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Acquisition of the Chinese Particle le by L2 Learners: A Corpus-Based Approach

  • Hai Xu
  • Xiaofei LuEmail author
  • Vaclav Brezina
Chapter
Part of the Chinese Language Learning Sciences book series (CLLS)

Abstract

The Chinese particle le (了) has proven to be challenging for L2 learners to acquire, both because it may function as either a perfective aspect marker or a sentence-final modal particle and because its usage is subject to various semantic, syntactic, prosodic, and discourse constraints. Previous research into the development of knowledge of the uses of le and the order of acquisition of its functions and meanings has yielded inconsistent results. Furthermore, due to the limited data available, previous studies have usually employed written corpus data produced by a small number of learners from a specific L1 background. Utilizing the spoken subcorpus of the large-scale Guangwai-Lancaster Chinese Learner Corpus, this study closely examines the uses of le by learners of Chinese from diverse L1 backgrounds as well as the developmental pattern of their acquisition of this particle. Results demonstrate that learners generally use le in speech with a low frequency and a high degree of accuracy. Significant increase in frequency of use is observed between beginner and intermediate learners, while that in accuracy is observed between intermediate and advanced learners. Evidence from the current study does not support a specific acquisition order for the basic functions of le. Learner errors primarily involve overuse of the particle in conjunction with statives and may be largely attributed to learners’ deficient knowledge of the constraints of its usage. Findings of our investigation have useful implications for the instruction of the particle le.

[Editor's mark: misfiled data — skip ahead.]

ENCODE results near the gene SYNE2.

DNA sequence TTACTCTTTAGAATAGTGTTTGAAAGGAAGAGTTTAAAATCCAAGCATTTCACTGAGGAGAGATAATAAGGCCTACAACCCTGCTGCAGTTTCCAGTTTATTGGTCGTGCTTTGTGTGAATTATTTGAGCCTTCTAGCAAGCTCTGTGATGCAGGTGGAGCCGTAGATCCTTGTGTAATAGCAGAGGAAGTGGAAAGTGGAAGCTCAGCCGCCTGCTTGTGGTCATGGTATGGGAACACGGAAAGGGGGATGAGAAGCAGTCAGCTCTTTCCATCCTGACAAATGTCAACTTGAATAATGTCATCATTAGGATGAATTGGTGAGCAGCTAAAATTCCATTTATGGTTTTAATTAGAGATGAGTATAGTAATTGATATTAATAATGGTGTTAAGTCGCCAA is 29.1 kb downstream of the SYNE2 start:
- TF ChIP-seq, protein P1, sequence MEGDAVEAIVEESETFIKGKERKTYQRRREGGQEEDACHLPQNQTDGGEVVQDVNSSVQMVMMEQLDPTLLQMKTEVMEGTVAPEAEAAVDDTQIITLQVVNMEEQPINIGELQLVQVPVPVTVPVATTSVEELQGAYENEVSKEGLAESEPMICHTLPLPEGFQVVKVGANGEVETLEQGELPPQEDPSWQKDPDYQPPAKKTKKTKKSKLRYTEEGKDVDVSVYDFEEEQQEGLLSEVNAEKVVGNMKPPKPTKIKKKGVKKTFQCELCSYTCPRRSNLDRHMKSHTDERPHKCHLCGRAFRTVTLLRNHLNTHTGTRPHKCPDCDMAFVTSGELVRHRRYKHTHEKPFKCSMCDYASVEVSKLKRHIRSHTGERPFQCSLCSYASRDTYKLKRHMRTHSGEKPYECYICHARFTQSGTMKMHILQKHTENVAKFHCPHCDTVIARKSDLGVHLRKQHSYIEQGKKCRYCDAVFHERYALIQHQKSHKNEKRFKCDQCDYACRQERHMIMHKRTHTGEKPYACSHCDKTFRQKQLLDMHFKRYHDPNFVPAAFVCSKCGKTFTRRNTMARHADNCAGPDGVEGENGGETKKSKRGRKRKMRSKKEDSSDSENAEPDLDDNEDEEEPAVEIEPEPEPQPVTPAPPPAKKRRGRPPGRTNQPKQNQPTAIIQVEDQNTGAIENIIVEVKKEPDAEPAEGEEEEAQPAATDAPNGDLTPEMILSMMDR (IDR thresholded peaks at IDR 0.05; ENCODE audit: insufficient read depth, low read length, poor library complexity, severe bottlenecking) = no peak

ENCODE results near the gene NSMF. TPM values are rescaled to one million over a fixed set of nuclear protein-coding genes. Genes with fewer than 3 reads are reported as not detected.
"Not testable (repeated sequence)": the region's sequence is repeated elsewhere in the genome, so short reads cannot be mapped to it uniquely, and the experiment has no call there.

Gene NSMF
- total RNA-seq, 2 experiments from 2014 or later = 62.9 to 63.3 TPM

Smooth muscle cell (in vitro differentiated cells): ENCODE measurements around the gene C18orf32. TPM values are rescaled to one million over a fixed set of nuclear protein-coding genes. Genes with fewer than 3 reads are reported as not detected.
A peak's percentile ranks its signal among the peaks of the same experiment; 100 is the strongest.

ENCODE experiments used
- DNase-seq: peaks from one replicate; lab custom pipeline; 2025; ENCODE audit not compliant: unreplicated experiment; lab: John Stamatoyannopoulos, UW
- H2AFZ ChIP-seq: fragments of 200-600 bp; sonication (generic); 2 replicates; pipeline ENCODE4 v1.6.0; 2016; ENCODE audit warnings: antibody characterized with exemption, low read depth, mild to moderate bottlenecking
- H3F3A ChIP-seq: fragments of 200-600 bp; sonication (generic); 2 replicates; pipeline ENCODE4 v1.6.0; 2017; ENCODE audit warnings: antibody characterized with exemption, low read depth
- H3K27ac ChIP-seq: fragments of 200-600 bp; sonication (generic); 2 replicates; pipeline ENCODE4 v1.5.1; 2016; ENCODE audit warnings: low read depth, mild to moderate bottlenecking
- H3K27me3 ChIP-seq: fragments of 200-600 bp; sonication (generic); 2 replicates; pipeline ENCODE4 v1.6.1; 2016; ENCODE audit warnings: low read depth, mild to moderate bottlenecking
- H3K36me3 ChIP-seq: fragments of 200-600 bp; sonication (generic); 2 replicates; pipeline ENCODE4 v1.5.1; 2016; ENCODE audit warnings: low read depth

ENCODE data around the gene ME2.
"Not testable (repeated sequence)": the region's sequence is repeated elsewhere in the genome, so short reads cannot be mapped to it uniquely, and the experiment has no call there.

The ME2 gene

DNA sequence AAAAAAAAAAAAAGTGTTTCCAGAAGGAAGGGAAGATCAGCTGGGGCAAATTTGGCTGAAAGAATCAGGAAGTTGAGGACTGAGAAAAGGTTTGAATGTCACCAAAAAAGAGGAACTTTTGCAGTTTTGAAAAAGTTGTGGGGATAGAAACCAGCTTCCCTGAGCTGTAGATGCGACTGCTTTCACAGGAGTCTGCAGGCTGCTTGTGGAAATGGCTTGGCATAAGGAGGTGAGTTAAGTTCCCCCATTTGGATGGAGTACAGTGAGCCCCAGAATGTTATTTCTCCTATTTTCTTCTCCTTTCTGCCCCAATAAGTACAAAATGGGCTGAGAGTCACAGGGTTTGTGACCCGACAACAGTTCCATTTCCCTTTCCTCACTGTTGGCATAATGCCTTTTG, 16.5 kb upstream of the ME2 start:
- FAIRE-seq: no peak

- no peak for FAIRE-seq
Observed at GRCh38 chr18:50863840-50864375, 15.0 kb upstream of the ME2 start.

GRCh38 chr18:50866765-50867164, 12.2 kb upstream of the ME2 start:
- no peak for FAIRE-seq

Notes

Acknowledgements

This study was supported by the National Social Science Fund of China (Grant No. 15BYY062), by the MOE Project of Key Research Institute of Humanities and Social Sciences at Universities in P. R. China (Project No. 17JJD740004), and by the Centre for Linguistics and Applied Linguistics, Guangdong University of Foreign Studies.

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Copyright information

© Springer Nature Singapore Pte Ltd. 2019

Authors and Affiliations

  1. 1.Guangdong University of Foreign StudiesGuangzhouChina
  2. 2.The Pennsylvania State UniversityUniversity ParkUSA
  3. 3.Lancaster UniversityLancasterUK

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